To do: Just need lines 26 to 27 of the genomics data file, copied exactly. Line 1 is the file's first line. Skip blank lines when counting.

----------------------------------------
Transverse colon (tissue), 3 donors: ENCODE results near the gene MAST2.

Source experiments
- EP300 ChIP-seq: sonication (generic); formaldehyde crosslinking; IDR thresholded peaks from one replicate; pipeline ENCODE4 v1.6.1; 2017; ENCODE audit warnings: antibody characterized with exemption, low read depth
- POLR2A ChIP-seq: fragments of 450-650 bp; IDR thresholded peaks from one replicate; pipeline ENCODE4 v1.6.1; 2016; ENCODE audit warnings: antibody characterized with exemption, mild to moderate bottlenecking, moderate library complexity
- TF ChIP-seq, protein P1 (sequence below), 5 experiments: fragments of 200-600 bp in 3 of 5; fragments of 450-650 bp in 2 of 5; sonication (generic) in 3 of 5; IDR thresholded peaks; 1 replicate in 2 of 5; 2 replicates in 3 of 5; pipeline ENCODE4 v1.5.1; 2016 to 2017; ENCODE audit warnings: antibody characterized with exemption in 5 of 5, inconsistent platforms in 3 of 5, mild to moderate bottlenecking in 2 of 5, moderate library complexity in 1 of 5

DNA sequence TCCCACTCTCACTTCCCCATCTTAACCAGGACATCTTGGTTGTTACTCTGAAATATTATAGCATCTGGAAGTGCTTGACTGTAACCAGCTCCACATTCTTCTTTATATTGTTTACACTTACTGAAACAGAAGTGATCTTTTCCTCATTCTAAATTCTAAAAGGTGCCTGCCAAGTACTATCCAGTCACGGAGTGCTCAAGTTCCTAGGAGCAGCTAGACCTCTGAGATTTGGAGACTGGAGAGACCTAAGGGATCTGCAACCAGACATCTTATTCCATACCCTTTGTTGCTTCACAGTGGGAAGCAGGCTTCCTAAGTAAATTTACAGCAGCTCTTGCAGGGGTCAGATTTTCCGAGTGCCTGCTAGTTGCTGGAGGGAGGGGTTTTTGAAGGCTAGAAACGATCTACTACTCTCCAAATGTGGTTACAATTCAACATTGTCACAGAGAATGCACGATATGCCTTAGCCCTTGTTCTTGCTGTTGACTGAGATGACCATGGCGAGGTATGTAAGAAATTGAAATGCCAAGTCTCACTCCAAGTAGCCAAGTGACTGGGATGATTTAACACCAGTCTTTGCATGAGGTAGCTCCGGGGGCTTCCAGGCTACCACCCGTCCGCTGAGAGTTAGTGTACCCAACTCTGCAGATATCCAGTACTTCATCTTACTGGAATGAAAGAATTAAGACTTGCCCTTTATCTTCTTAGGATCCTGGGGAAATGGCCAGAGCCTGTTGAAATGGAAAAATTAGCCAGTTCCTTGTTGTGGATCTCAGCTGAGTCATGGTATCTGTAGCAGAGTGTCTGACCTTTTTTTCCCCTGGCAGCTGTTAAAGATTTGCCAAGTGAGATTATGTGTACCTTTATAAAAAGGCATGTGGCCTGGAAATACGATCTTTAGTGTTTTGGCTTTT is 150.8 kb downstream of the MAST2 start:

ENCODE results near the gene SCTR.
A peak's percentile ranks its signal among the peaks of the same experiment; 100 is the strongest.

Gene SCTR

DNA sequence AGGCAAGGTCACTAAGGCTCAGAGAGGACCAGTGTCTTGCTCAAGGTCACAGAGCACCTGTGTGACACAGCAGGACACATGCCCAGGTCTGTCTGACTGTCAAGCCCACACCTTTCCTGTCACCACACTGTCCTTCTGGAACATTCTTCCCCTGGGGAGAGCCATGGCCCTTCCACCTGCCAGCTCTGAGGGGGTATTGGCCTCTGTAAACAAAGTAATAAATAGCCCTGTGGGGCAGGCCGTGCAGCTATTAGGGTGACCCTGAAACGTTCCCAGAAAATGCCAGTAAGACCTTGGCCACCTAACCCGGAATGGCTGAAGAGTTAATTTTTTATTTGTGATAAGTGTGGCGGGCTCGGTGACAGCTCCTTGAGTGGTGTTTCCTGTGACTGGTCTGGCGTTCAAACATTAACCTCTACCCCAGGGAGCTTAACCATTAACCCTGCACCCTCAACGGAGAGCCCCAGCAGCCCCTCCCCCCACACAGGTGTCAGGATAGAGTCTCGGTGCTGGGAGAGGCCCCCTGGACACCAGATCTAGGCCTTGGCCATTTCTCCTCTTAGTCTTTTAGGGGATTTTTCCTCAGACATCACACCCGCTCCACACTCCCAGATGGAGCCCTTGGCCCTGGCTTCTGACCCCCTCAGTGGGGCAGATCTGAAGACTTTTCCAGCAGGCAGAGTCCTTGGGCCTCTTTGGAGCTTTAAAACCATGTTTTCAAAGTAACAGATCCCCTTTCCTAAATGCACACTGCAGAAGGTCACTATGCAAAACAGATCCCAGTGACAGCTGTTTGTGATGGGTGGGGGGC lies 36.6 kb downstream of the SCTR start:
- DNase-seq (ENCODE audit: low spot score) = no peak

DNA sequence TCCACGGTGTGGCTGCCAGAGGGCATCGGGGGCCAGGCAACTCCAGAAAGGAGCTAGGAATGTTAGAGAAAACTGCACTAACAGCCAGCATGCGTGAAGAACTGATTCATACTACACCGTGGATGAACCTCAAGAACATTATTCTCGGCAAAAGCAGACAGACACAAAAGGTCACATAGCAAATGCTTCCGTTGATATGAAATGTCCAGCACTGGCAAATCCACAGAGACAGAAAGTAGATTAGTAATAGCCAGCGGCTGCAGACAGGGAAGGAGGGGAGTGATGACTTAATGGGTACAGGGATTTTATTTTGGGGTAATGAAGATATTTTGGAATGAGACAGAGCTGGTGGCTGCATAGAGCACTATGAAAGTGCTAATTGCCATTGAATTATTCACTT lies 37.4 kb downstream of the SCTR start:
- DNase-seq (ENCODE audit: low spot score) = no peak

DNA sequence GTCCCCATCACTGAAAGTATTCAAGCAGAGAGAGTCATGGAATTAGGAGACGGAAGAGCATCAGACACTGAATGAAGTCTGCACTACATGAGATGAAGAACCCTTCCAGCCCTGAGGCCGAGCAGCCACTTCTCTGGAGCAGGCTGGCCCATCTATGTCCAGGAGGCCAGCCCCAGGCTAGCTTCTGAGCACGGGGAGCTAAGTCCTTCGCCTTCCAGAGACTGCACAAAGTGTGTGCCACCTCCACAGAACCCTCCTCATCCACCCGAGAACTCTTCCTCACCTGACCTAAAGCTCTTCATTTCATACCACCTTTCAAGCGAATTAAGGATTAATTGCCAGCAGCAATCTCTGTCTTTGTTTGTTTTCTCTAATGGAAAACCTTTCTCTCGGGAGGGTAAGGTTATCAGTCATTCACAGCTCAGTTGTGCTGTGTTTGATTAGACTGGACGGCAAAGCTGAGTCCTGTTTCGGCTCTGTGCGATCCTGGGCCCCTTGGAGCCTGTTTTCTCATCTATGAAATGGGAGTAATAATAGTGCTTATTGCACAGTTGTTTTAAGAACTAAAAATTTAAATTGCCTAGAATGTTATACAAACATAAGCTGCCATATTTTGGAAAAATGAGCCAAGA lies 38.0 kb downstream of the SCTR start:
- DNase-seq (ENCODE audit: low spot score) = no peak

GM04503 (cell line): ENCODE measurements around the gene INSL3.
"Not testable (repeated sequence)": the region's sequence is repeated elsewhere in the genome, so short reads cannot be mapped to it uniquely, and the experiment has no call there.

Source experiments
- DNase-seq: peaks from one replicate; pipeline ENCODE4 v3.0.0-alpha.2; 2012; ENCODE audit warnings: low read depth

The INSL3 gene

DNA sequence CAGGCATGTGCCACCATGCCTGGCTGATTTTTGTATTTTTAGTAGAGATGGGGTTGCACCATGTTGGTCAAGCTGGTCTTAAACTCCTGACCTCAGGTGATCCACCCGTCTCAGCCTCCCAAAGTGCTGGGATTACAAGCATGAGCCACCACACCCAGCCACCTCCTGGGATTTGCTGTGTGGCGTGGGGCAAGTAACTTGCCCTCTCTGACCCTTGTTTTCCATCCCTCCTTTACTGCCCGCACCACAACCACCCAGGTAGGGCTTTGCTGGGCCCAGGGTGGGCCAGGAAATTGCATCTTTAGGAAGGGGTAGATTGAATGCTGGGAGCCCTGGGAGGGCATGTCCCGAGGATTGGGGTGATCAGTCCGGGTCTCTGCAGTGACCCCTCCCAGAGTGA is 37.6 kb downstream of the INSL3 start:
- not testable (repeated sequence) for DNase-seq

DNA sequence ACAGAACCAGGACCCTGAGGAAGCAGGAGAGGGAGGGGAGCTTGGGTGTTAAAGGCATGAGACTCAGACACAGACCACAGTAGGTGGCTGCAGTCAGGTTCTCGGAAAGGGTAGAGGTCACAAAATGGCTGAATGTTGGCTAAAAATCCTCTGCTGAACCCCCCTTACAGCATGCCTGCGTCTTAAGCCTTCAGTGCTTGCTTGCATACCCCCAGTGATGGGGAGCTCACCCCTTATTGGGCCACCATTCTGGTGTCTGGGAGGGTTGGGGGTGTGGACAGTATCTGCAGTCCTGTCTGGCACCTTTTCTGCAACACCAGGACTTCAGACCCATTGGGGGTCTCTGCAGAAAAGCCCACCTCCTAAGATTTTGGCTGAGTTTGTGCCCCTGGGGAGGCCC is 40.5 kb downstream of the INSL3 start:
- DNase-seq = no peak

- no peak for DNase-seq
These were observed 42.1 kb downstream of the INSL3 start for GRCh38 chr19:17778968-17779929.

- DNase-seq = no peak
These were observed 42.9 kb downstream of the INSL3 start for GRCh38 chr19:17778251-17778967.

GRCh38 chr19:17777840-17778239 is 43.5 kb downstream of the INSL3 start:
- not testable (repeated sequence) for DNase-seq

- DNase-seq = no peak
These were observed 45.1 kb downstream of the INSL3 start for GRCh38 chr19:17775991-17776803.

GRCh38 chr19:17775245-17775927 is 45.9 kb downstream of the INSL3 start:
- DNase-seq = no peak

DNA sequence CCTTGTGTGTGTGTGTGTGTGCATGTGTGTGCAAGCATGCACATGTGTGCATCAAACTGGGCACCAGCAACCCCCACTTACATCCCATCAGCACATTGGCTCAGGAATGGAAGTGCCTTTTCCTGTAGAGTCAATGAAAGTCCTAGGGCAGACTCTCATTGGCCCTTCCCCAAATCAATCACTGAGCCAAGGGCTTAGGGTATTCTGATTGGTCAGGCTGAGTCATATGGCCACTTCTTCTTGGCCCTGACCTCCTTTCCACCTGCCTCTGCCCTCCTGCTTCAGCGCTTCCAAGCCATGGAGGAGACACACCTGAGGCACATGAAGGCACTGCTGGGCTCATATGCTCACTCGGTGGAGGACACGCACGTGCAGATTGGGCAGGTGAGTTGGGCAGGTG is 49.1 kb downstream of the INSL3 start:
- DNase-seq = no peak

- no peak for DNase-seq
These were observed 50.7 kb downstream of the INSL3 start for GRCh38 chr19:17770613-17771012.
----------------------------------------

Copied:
These were observed 42.1 kb downstream of the INSL3 start for GRCh38 chr19:17778968-17779929.

- DNase-seq = no peak